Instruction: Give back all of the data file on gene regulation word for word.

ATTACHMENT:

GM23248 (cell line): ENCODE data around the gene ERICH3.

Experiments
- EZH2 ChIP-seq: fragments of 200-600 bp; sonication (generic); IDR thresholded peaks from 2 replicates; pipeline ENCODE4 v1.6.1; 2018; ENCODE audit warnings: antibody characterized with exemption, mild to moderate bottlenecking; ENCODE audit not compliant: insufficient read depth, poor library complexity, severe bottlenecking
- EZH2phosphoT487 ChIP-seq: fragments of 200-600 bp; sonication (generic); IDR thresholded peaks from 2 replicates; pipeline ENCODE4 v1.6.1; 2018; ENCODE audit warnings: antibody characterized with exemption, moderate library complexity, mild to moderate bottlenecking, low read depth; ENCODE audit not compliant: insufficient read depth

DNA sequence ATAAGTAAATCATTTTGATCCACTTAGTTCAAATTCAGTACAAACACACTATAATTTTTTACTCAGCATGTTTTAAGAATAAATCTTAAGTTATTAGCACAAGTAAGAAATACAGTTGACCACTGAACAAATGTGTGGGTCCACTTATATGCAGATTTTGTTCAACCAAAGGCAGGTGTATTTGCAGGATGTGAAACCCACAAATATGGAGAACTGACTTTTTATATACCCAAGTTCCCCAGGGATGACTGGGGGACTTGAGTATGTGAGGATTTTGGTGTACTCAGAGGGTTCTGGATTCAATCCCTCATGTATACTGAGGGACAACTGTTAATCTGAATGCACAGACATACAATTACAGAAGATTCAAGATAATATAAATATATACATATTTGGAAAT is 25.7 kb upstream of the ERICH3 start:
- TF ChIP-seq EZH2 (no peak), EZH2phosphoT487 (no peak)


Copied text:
GM23248 (cell line): ENCODE data around the gene ERICH3.

Experiments
- EZH2 ChIP-seq: fragments of 200-600 bp; sonication (generic); IDR thresholded peaks from 2 replicates; pipeline ENCODE4 v1.6.1; 2018; ENCODE audit warnings: antibody characterized with exemption, mild to moderate bottlenecking; ENCODE audit not compliant: insufficient read depth, poor library complexity, severe bottlenecking
- EZH2phosphoT487 ChIP-seq: fragments of 200-600 bp; sonication (generic); IDR thresholded peaks from 2 replicates; pipeline ENCODE4 v1.6.1; 2018; ENCODE audit warnings: antibody characterized with exemption, moderate library complexity, mild to moderate bottlenecking, low read depth; ENCODE audit not compliant: insufficient read depth

DNA sequence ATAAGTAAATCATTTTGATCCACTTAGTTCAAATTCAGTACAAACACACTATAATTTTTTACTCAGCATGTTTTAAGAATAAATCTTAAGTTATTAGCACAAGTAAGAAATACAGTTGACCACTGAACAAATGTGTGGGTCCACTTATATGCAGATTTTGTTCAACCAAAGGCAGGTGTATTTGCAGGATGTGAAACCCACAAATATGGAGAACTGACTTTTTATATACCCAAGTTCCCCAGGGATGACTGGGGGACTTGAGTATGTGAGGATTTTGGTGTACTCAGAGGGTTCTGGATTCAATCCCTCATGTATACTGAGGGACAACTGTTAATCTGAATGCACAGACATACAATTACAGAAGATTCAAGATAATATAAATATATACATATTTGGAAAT is 25.7 kb upstream of the ERICH3 start:
- TF ChIP-seq EZH2 (no peak), EZH2phosphoT487 (no peak)